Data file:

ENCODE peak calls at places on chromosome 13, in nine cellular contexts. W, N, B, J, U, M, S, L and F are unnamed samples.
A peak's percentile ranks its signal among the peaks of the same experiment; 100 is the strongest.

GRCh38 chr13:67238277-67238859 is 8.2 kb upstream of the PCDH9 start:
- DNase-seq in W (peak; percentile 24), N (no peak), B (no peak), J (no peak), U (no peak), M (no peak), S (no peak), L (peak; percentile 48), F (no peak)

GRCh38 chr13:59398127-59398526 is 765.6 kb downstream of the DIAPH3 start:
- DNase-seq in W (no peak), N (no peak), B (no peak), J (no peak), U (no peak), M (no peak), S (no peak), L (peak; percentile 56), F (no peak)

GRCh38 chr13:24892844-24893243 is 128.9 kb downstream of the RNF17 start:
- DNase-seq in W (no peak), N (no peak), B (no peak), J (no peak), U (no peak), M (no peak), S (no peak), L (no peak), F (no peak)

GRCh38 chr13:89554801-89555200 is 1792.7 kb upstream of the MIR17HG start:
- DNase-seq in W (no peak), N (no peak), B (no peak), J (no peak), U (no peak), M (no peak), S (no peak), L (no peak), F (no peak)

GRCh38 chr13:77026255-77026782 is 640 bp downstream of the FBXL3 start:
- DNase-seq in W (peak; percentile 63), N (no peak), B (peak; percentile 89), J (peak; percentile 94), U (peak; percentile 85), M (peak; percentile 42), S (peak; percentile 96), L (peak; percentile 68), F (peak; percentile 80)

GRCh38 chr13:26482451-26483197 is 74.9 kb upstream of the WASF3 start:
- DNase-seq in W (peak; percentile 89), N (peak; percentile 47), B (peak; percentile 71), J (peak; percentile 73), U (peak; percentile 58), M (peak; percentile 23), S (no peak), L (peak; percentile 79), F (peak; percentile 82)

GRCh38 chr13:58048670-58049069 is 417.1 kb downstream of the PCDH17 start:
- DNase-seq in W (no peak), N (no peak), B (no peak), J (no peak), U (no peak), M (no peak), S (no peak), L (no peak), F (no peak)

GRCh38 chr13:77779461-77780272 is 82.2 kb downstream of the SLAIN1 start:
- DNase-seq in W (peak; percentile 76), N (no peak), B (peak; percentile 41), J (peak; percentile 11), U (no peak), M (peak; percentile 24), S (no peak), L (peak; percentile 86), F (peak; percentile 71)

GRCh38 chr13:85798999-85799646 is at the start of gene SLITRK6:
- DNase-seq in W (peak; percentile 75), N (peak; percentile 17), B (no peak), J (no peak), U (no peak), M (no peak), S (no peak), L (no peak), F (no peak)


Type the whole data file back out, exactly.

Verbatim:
ENCODE peak calls at places on chromosome 13, in nine cellular contexts. W, N, B, J, U, M, S, L and F are unnamed samples.
A peak's percentile ranks its signal among the peaks of the same experiment; 100 is the strongest.

GRCh38 chr13:67238277-67238859 is 8.2 kb upstream of the PCDH9 start:
- DNase-seq in W (peak; percentile 24), N (no peak), B (no peak), J (no peak), U (no peak), M (no peak), S (no peak), L (peak; percentile 48), F (no peak)

GRCh38 chr13:59398127-59398526 is 765.6 kb downstream of the DIAPH3 start:
- DNase-seq in W (no peak), N (no peak), B (no peak), J (no peak), U (no peak), M (no peak), S (no peak), L (peak; percentile 56), F (no peak)

GRCh38 chr13:24892844-24893243 is 128.9 kb downstream of the RNF17 start:
- DNase-seq in W (no peak), N (no peak), B (no peak), J (no peak), U (no peak), M (no peak), S (no peak), L (no peak), F (no peak)

GRCh38 chr13:89554801-89555200 is 1792.7 kb upstream of the MIR17HG start:
- DNase-seq in W (no peak), N (no peak), B (no peak), J (no peak), U (no peak), M (no peak), S (no peak), L (no peak), F (no peak)

GRCh38 chr13:77026255-77026782 is 640 bp downstream of the FBXL3 start:
- DNase-seq in W (peak; percentile 63), N (no peak), B (peak; percentile 89), J (peak; percentile 94), U (peak; percentile 85), M (peak; percentile 42), S (peak; percentile 96), L (peak; percentile 68), F (peak; percentile 80)

GRCh38 chr13:26482451-26483197 is 74.9 kb upstream of the WASF3 start:
- DNase-seq in W (peak; percentile 89), N (peak; percentile 47), B (peak; percentile 71), J (peak; percentile 73), U (peak; percentile 58), M (peak; percentile 23), S (no peak), L (peak; percentile 79), F (peak; percentile 82)

GRCh38 chr13:58048670-58049069 is 417.1 kb downstream of the PCDH17 start:
- DNase-seq in W (no peak), N (no peak), B (no peak), J (no peak), U (no peak), M (no peak), S (no peak), L (no peak), F (no peak)

GRCh38 chr13:77779461-77780272 is 82.2 kb downstream of the SLAIN1 start:
- DNase-seq in W (peak; percentile 76), N (no peak), B (peak; percentile 41), J (peak; percentile 11), U (no peak), M (peak; percentile 24), S (no peak), L (peak; percentile 86), F (peak; percentile 71)

GRCh38 chr13:85798999-85799646 is at the start of gene SLITRK6:
- DNase-seq in W (peak; percentile 75), N (peak; percentile 17), B (no peak), J (no peak), U (no peak), M (no peak), S (no peak), L (no peak), F (no peak)